Yet the "word" is absolutely necessary; for, otherwise, care will darken into morbid anxiety, and conscientiousness may become superstition. A captain may watch from his deck all night; but if he knows nothing of the coast, and has no pilot on board, he may be carefully hastening on to shipwreck. It is not enough to desire to be right; for ignorance may make us think that we are doing God service when we are provoking him, and the fact of our ignorance will not reverse the character of our action, however much it may mitigate its criminality. Should a man carefully measure out what he believes to be a dose of useful medicine, he will die if it should turn out that he has taken up the wrong vial, and has poured out a deadly poison' the fact that he did it ignorantly will not alter the result. Even so, a young man may surround himself with ten thousand ills, by carefully using an unenlightened judgment, and refusing to receive instruction from the word of God. Wilful ignorance is in itself wilful sin, and the evil which comes of it is without excuse. Let each man, whether young or old, who desires to be holy have a holy watchfulness in his heart, and keep his Holy Bible before his open eye. There he will find every turn of the road marked down, every slough and miry place pointed out, with the way to go through unsoiled; and there, too, he will find light for his darkness, comfort for his weariness, and company for his loneliness, so that by its help he shall reach the benediction of Psalm 119:1 of the Psalm, which suggested the Psalmist's enquiry, and awakened his desires.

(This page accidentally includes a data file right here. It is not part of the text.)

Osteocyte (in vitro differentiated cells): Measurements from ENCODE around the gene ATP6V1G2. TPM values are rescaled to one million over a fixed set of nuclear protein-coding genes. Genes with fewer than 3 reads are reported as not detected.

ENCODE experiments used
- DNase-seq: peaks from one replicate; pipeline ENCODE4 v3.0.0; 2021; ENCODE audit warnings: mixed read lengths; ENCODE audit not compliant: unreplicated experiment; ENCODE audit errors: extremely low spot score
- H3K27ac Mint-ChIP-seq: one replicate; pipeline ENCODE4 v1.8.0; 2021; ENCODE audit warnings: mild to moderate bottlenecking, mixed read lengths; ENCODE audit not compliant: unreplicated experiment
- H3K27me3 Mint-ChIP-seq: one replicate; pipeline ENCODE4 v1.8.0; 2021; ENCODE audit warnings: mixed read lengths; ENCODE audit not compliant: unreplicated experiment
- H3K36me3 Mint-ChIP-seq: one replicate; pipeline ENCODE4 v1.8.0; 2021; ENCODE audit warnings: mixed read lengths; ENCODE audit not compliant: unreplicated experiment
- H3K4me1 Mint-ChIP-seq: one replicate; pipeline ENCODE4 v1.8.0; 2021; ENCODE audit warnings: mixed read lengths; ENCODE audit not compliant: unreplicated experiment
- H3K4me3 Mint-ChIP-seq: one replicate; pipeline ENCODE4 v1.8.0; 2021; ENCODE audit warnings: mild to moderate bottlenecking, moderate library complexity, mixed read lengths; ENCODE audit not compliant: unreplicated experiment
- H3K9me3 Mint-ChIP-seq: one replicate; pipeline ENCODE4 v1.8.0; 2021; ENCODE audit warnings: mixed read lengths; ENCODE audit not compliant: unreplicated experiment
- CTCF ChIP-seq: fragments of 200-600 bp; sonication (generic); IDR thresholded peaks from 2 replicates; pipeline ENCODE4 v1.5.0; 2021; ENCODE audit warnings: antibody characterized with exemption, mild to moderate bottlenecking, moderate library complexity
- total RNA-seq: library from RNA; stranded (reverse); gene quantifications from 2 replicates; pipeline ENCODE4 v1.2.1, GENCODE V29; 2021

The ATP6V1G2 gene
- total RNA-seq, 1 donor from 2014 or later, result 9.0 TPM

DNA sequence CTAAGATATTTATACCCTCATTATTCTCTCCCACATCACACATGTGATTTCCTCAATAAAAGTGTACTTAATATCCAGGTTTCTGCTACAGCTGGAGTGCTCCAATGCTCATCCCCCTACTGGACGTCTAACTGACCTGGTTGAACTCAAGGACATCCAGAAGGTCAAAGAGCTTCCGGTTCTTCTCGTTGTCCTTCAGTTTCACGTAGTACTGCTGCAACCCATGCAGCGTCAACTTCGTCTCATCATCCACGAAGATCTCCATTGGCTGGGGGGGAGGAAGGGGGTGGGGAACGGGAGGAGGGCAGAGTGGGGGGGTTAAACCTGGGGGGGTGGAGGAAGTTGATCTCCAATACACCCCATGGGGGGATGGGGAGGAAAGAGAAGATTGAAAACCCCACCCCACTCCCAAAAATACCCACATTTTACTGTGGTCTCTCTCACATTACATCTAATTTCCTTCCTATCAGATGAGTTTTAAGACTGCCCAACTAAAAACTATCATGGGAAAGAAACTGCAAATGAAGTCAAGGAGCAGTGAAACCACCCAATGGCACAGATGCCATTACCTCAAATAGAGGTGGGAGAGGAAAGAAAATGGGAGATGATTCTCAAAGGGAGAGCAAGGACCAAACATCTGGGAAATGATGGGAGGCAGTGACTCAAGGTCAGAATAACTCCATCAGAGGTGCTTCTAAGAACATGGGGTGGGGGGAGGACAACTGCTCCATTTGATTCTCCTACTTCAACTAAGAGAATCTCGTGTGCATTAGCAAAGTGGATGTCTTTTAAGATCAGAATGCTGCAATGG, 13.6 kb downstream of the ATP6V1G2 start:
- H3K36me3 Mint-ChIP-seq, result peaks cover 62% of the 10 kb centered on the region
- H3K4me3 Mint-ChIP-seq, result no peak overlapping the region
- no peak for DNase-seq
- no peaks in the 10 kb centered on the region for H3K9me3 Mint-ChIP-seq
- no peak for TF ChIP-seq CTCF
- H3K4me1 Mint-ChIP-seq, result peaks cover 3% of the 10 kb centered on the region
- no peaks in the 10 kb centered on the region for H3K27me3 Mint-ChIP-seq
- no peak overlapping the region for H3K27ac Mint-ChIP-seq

Jamieson-Fausset-Brown Bible Commentary
BETH. (Ps 119:9-16).
9. The whole verse may be read as a question; for,
by taking heed—is better, "for" taking heed, that is, so as to do it. The answer is implied, and inferable from Ps 119:5, 10, 18, &c., that is, by God's grace.
Psalm 119:9 Parallel Commentaries